AL Some of my all-time favorite experiences of my life are staying up too late and talking about poetry with other poets or other poetry lovers. It’s like a drug. One person mentions a line of poem and then we have to look up another poem that goes along with it and soon we’re talking about books and meetings with older poets we admire and it’s addictive. I am grateful all the time for the community of writers that I call friends. I get to read their new poems and they do the honor of reading mine. I love it when a friends sends me a poem. I stop everything and read it immediately. I think poetry is something that really can only take place in the silence and isolation of the self, but we need to be reminded we aren’t alone. We need to have that friend that helps us to keep going. I am slowly building my literary community in Kentucky and, luckily, am still in constant contact with so many of my New York City friends. They are with me all the time. What I gained in the move to Kentucky is more silence and space and time for writing.

LL Recent poets such as Hieu Minh Nguyen, Jenny Xie, Danez Smith, and Layli Long Soldier shine, speaking as social outsiders with a profound yet complicated pride in their heritage. As someone who ordinarily turns to novels in times of great crisis, I’ve found poetry to be the most exciting and explosive place to find political and personal engagement. Is there something about poetry in particular at this moment in time that makes it possibly the most vital place for conversations about selfhood and community?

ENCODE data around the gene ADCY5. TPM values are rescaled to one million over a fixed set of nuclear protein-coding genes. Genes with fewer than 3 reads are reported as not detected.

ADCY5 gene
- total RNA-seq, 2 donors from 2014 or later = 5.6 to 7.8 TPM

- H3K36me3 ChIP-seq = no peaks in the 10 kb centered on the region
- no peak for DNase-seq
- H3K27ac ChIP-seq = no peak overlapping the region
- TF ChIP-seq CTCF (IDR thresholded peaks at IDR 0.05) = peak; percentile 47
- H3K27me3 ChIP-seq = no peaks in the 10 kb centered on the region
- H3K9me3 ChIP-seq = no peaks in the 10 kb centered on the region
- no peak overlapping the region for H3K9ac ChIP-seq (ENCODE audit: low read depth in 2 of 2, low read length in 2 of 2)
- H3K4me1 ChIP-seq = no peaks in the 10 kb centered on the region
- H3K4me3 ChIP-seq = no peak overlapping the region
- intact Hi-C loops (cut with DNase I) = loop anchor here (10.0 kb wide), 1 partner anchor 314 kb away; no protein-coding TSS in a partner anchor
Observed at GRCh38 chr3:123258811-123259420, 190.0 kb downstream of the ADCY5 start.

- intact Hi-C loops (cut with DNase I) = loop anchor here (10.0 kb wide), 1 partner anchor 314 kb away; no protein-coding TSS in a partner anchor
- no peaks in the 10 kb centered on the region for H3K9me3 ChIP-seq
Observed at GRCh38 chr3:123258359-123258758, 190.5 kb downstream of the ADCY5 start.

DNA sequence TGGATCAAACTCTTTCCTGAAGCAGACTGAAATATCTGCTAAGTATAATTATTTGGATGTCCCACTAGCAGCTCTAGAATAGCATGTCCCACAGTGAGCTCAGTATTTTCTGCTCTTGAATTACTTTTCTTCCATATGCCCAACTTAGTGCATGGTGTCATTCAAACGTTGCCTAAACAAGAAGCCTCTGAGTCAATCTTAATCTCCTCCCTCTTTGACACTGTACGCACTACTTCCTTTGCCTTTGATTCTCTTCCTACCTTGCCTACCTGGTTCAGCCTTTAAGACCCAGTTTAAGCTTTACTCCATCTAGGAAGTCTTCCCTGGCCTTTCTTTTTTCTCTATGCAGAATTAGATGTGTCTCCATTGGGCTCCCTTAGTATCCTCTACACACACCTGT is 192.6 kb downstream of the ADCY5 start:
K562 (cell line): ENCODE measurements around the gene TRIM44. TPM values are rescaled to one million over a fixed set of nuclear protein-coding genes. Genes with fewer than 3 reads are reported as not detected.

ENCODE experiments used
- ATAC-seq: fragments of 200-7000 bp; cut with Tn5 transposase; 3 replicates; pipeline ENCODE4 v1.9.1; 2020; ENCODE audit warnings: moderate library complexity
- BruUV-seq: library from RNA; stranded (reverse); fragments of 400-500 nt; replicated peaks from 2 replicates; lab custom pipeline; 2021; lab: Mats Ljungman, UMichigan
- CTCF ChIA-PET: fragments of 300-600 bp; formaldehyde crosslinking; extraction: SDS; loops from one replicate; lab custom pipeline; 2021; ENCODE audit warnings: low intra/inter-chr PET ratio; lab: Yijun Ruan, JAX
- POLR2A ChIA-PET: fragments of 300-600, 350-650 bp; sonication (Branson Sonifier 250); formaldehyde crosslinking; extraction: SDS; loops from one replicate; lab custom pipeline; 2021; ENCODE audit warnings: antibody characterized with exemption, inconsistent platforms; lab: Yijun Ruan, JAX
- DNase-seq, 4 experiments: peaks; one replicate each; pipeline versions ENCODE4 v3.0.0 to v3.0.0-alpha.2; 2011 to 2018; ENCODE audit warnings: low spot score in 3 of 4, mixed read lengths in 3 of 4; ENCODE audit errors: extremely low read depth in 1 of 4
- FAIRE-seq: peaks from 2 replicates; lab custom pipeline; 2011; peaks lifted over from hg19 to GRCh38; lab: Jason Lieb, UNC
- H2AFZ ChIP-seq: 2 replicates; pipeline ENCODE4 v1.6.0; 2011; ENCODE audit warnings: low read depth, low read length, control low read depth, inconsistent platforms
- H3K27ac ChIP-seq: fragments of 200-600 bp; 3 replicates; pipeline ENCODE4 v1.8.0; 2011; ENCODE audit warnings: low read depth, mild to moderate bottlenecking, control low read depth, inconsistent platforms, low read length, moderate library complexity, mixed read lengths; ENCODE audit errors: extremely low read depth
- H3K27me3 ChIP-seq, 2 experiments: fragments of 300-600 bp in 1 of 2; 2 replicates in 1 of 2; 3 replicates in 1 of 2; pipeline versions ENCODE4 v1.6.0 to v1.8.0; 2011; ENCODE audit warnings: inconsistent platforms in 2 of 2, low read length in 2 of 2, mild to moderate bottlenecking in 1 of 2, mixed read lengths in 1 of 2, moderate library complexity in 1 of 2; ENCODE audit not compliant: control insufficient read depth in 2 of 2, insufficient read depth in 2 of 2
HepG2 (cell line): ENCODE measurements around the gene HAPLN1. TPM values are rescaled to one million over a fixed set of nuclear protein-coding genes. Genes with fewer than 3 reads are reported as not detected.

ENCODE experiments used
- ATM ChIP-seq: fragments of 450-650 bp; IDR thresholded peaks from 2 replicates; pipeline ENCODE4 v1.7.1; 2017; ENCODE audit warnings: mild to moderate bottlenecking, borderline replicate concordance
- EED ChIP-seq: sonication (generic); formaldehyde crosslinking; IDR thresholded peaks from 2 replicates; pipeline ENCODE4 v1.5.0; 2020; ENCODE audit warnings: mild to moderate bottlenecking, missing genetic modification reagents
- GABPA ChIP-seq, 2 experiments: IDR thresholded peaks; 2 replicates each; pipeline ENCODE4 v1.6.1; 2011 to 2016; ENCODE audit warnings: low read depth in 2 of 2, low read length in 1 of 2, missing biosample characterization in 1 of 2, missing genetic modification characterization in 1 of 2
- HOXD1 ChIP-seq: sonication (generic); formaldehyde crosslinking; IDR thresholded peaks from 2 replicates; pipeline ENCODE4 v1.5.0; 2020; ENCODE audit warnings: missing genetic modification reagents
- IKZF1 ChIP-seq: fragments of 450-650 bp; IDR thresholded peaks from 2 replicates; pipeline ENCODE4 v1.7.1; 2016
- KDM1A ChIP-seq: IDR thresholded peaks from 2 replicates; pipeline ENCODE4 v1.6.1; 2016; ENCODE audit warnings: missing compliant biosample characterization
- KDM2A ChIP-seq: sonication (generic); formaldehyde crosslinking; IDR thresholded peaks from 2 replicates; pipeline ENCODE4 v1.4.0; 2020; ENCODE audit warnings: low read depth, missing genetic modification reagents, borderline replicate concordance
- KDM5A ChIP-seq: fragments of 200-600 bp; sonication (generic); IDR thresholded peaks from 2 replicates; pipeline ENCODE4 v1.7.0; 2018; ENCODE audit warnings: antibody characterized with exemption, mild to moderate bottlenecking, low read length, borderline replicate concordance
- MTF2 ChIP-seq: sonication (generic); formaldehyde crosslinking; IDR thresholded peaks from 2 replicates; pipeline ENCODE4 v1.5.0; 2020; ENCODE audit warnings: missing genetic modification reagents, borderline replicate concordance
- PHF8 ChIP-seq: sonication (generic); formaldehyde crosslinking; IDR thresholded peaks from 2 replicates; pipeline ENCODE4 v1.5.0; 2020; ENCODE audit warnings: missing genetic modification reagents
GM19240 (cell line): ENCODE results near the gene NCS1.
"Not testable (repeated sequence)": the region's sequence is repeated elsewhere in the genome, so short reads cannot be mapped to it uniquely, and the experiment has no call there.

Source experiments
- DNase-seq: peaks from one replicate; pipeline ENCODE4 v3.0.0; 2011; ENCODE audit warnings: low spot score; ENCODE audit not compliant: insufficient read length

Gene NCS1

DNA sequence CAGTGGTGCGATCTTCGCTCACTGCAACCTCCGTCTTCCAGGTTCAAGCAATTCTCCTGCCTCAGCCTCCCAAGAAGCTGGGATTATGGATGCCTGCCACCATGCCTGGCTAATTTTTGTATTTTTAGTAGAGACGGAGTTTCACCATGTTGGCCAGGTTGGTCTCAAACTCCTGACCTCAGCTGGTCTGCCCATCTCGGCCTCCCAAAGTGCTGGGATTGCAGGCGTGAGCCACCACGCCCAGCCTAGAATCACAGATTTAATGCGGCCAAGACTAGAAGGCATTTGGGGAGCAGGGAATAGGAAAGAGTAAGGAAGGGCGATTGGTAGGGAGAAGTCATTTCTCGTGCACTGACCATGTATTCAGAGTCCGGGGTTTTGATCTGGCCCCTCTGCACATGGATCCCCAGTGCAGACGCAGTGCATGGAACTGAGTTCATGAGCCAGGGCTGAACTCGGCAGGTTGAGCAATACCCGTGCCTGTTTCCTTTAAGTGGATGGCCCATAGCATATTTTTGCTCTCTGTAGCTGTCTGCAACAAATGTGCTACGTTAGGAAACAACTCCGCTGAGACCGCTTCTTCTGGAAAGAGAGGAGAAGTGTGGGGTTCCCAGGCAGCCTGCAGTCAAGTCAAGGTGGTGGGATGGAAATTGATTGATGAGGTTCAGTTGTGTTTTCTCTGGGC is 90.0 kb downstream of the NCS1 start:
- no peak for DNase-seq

AL Poetry is so vital and flourishing right now. People are getting turned on by poetry every day. I can feel it and I can see it first-hand. I think there’s an essential need for stories that aren’t easy or simple or solved. There’s a need for an art form that allows someone to stand inside of it, that lets people lean in and see into a person’s life without having to commodify suffering or personal pain for someone else’s pleasure. I love memoirs and novels, but we often want something big to happen in those forms, at least the market does. We desire a great trauma and then a recovery, a massive fight and then a solution, but poetry, poetry doesn’t do that. Thankfully. What it does is live in the liminal spaces. It’s not interested in showing off wounds for coins, it’s interested in living, day to day, breathing moment by moment and staring out into the sea and noticing the small thing and saying the real thing and because of that, I believe it’s the most human type of art form. It is messy and complex and real and doesn’t have any answers for us, for that reason, I think it’s something we can trust.

Lauren LeBlanc, an independent book editor and critic, is also a senior editor at Guernica. A native New Orleanian, she lives in Brooklyn with her family.